The UK’s Electricity System Operator (ESO) has announced a new approach to connections management, which aims to remove stalled projects taking space on the register so it can connect new projects more quickly.
The Transmission Entry Capacity (TEC) register orders the queue for connections to the national electricity transmission network and includes all projects that seek a connection offer. Those on the register whose projects are unlikely to reach delivery are being given the opportunity to leave the register at no cost or at a reduced fee.
It is hoped that this will facilitate a faster connection for new projects, and is one of a number of actions the ESO, in partnership with Transmission Owners (TO’s), is undertaking to support the delivery of a net-zero electricity network by 2035 and 50 gigawatts of offshore wind by 2030.
Reducing the number of projects on the TEC Register will also provide the ESO with a clearer view of future capacity requirements for the network and will speed up the connections process for projects needed to reach 2030 and 2035 Government targets. This approach is supported by Ofgem and the TO’s in Scotland, England and Wales.
Developers will have between the 1st of October and the 30th of November 2022 to apply to leave the connections register.
Julian Leslie, ESO head of networks, National Grid ESO, said: “We are here to help build a system of the future that is clean, reliable and fair. We realise that to deliver net-zero, we need to free up space on the connections register so that new low-carbon projects can connect much more quickly.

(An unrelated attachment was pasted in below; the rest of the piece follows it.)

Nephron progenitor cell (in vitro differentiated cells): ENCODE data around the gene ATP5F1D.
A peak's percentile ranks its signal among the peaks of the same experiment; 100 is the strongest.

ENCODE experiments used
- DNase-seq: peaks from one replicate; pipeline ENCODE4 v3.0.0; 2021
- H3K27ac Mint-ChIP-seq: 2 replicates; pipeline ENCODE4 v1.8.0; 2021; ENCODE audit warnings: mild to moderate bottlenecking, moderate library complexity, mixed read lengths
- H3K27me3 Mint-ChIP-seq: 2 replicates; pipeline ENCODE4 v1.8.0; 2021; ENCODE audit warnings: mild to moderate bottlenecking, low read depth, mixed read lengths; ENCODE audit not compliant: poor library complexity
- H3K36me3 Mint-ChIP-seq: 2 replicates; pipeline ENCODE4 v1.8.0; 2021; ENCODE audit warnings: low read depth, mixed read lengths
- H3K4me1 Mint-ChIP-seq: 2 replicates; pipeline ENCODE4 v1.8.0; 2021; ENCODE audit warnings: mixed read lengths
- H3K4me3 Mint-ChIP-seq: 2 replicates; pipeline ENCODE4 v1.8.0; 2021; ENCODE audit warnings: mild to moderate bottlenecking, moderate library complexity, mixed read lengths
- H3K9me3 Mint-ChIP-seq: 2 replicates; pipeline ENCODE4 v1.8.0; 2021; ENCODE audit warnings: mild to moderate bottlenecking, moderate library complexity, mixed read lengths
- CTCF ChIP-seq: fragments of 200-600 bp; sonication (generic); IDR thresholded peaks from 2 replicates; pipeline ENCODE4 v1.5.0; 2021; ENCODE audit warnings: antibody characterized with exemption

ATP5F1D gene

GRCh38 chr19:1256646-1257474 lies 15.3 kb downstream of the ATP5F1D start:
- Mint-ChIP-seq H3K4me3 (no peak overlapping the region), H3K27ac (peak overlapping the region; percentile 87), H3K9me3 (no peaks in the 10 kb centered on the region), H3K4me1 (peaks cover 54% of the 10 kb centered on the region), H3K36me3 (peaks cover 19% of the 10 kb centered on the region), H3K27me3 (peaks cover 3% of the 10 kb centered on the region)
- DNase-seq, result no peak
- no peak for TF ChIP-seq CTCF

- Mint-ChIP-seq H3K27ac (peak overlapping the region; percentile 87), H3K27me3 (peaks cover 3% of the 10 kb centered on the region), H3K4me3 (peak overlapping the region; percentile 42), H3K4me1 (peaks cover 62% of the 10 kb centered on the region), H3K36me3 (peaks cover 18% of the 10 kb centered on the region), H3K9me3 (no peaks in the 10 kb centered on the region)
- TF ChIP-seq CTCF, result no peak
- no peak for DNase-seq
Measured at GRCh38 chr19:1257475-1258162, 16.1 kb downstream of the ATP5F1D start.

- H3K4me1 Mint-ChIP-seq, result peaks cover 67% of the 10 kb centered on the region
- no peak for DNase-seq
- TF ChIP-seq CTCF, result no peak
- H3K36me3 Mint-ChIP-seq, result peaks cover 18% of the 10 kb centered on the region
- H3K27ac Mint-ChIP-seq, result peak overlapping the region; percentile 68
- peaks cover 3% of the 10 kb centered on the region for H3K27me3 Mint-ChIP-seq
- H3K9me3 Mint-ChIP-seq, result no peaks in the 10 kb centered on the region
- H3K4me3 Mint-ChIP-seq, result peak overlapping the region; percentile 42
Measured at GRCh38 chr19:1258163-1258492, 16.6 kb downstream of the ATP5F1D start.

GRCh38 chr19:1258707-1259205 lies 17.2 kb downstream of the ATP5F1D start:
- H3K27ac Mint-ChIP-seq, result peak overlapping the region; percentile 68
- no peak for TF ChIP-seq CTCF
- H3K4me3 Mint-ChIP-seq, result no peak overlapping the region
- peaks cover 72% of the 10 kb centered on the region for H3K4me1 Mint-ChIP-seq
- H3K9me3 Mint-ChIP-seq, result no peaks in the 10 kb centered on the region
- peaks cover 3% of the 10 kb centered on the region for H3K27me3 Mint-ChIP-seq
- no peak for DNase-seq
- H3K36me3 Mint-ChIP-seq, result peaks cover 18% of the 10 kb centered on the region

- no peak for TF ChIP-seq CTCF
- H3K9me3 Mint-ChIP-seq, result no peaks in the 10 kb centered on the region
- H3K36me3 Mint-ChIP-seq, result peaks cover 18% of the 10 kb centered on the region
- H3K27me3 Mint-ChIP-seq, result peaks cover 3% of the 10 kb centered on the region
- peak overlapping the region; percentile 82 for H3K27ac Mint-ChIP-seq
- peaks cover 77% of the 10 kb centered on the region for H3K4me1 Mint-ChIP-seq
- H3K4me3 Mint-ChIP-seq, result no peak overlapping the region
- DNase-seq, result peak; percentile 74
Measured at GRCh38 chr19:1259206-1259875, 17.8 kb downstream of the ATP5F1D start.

“This new initiative will help to address issues developers have faced in securing connections and will save consumers money by streamlining the use of our existing network and reducing the need for additional infrastructure, which can take time and significant investment to deliver.”
More effective Queue Management (QM) arrangements will also need to be implemented. To that end, the ESO has raised a code modification, CMP 376, under the Connection and Use of System Code (CUSC), to formally introduce QM arrangements. This modification is subject to approval.
QM will mean that projects which are ready to connect can do so ahead of those customer projects that may have applied earlier but are not ready or able to progress – currently the ESO are unable to prioritise the queue based on readiness to connect.
At the simplest level, if implemented, QM will introduce contractual milestones that customers must meet to retain their place in the connection queue, which will benefit everyone.
The TEC Amnesty and QM reforms are to address short term challenges for transmission connections, combined with more holistic reforms to deliver enduring solutions for transmission connections as the electricity system rapidly evolves. These include a review of construction planning assumptions to ensure processes are recognisant of the changes in volume of contracted generation and technologies; a review of storage modelling, so that the latest evidence is reflected in how network needs are assessed; and the development of regional plans looking across the whole electricity system to unlock more network capacity and reduce constraints.